Yoshimitsu Morita Retrospective
Film at Lincoln Center presents Yoshimitsu Morita, a retrospective of the Japanese filmmaker’s career, running from December 2–11.
Tickets on sale now!
Across a 30-plus-year career, Yoshimitsu Morita (1950–2011) amassed one of the most fascinatingly idiosyncratic and prolific bodies of work in modern Japanese cinema. From his irreverently comic 1981 Something Like It to his 1983 breakout black comedy, The Family Game (a New Directors/New Films 1984 selection), to forays into melodrama (And Then, 1985), the hard-boiled film (Deaths in Tokimeki, 1984), the pink film/roman porno (Top Stripper, 1982), horror (The Black House, 1999), and romantic drama (Haru, 1996), Morita’s work is marked by an incomparable sensitivity to the peaks and valleys of the inner landscape of Japanese society, a penchant for subtle injections of surreality to highlight the absurdity of certain aspects of Japanese life, an omnipresent sense of irony, and a boldly iconoclastic approach to visual composition. Morita’s films deal with many of the same subjects as those of his better-known predecessors and successors, but from a wholly singular point of view, yielding a richly heterogeneous and perpetually surprising oeuvre overdue for discovery. Join Film at Lincoln Center for a special retrospective of Morita’s films and get lost with us in his cinematic labyrinth of desire, chaos, and joy. This retrospective was organized by Dan Sullivan and Aiko Masubuchi.
Presented in partnership with:
The Black House
Introduction from producer Kazuko Misawa on Dec. 3In Morita’s provocative and utterly absorbing midcareer feature (and first horror film), an insurance agent receives a phone call from a suicidal woman, setting in motion a chain of increasingly unnerving events.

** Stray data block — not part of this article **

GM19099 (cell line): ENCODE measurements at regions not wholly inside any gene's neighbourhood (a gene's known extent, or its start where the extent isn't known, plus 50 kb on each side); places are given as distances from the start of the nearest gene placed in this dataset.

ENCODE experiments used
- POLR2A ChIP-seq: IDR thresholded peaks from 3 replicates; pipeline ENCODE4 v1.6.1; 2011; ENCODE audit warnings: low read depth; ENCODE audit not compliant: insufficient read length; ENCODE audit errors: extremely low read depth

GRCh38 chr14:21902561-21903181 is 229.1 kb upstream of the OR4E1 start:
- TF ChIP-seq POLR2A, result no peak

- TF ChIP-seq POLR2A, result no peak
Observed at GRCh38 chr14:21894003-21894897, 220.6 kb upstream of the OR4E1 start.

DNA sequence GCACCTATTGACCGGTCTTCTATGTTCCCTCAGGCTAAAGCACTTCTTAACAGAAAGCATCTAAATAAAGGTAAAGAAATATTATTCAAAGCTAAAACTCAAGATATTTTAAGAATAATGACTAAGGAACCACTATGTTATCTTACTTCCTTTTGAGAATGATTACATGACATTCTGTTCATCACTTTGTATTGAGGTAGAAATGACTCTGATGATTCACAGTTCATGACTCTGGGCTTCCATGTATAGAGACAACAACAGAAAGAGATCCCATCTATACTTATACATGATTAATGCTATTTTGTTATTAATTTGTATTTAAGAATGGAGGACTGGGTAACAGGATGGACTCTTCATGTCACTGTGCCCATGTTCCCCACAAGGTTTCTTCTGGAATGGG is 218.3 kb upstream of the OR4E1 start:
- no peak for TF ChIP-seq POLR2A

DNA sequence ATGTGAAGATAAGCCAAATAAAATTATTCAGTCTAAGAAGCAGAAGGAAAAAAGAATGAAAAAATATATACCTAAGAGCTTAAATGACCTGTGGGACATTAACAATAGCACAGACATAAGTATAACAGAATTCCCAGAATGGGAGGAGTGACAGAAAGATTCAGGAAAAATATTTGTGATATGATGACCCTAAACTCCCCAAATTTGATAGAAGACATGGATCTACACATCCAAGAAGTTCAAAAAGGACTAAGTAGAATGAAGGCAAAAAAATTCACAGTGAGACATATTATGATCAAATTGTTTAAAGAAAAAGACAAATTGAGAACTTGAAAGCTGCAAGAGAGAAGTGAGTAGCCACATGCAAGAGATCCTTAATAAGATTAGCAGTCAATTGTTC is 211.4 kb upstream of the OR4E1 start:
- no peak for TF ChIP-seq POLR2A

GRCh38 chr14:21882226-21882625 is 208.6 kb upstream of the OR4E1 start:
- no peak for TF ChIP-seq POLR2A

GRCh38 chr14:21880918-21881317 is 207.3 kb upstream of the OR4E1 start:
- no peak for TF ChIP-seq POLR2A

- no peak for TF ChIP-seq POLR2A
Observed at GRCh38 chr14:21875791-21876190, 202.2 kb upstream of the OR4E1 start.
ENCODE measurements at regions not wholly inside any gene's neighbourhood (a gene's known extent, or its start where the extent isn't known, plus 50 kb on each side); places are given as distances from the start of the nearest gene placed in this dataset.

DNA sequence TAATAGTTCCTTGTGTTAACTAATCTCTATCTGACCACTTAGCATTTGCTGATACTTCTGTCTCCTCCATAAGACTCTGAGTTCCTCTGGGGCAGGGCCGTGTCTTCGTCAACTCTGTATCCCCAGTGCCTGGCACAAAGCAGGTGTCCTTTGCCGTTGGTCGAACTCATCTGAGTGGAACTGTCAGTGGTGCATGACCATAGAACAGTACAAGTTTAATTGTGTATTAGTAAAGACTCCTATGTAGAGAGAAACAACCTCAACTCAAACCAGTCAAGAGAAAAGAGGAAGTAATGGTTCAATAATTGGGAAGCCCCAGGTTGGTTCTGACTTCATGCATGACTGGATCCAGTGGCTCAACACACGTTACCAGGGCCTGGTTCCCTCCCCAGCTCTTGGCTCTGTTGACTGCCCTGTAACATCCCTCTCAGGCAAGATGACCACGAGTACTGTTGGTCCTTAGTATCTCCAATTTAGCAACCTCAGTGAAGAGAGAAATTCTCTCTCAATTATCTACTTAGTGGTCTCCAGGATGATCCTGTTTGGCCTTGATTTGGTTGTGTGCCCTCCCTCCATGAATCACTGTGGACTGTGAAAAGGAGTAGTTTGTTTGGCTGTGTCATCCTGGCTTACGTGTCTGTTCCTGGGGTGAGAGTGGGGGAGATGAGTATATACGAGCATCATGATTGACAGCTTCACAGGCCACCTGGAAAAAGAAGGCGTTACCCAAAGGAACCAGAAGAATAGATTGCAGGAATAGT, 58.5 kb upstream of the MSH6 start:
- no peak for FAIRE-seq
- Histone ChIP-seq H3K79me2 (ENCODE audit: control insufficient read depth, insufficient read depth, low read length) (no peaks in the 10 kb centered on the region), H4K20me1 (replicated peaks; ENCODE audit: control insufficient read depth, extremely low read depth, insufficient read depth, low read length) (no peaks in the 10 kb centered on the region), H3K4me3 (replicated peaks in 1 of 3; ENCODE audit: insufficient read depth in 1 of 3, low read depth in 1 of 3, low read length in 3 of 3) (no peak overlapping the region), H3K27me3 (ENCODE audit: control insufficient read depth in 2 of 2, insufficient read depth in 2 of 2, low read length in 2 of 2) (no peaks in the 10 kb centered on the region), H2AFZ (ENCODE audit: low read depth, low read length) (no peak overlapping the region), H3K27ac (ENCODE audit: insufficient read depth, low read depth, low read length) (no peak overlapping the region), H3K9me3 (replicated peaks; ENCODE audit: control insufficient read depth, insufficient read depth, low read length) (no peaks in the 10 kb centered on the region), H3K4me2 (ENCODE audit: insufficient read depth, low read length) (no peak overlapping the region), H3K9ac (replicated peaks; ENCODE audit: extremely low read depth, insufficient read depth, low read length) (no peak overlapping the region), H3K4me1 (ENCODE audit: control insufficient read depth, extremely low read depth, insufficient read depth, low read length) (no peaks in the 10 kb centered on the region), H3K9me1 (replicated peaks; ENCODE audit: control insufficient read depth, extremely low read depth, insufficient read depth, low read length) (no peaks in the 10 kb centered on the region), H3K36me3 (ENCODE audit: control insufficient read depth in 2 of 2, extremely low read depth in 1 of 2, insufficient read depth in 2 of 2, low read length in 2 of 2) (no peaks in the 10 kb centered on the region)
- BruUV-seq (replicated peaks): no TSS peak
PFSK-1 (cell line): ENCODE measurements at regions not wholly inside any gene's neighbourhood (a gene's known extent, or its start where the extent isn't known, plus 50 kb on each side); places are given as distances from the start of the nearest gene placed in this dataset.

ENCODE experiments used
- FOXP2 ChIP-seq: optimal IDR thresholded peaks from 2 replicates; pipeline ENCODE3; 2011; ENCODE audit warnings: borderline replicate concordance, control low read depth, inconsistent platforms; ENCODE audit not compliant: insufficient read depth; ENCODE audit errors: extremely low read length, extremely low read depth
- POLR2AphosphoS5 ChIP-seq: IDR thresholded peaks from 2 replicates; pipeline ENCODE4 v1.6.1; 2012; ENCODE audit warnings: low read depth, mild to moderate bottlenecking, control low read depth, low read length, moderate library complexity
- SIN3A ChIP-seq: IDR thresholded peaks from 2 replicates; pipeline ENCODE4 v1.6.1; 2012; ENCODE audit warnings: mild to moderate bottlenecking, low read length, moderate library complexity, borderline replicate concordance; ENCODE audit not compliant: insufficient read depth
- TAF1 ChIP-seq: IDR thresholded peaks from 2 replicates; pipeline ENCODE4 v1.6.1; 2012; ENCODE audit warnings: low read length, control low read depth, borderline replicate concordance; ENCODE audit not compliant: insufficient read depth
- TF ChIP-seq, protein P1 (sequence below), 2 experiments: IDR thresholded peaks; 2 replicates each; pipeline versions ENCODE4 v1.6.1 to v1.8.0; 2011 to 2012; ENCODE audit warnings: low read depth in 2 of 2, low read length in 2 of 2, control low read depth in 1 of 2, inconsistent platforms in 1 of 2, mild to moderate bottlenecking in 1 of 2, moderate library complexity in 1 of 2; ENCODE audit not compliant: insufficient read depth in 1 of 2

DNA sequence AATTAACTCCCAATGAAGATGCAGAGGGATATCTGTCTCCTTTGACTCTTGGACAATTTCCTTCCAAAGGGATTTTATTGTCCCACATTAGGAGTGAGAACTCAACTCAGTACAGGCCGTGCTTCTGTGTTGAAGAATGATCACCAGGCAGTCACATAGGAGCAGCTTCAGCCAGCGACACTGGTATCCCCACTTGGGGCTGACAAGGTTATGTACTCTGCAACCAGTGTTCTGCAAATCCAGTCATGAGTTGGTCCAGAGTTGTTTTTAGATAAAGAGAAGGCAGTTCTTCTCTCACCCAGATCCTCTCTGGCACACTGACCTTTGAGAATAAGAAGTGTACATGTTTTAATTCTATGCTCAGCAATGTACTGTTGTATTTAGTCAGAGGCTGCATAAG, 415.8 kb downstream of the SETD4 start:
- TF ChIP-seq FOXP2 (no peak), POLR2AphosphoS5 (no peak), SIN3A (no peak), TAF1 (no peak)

Deaths in Tokimeki
Introduction from producer Kazuko Misawa on Dec. 2A visually arresting mood piece shrouded in mystery follows a young man as he prepares for a deadly hit job under orders from a shadowy organization. Awe-inducing camerawork abounds, and Morita’s powerful direction is heightened by Osamu Shiomura’s unforgettable 1980s synth score.
The Family Game
New 4K Remaster | Introduction from producer Kazuko Misawa on Dec. 2Visually inventive, bitingly sharp, audacious, and full of wit, The Family Game announced the arrival of Morita as a remarkable new voice in Japanese cinema whose influence still sends out ripples today. This 1984 New Directors/New Films selection finally returns in a new 4K remaster.
Introduction from producer Kazuko Misawa & composer Michiru Oshima on Dec. 4Adapted from a novel by Junichi Watanabe, Morita’s sixteenth feature is an expansive mood piece and a meditative tale of forbidden love, starring Hitomi Kuroki and Kōji Yakusho as passionate paramours in a society in which infidelity is eminently taboo.
Introduction from producer Kazuko Misawa on Dec. 4This star vehicle for pop idol Hiroko Yakushimaru is a coming-of-age romance between an apprentice magician and a former preschool teacher who has lost her way. Morita uses his sizable, industry-backed budget to present an irreverent road movie full of delightful tricks and confetti.
The Mamiya Brothers
Something Like It
Tickets are $15; $12 for students, seniors (62+), and persons with disabilities; and $10 for Film at Lincoln Center members.
Save with the purchase of three tickets or more with the 3+ Film Package. Discount automatically applied when adding tickets to at least three films to your cart.
See more and save with All-Access Passes for $65 and Student All-Access Passes for $35. Limited quantities available!
Passes are available to pick up at the box office. Your pass will grant access to one (1) for every film in the series, with exceptions listed on our website where applicable. We recommend arriving at least 15 minutes prior to a screening as late seating cannot be guaranteed. Passes do not give access to any free events or talks.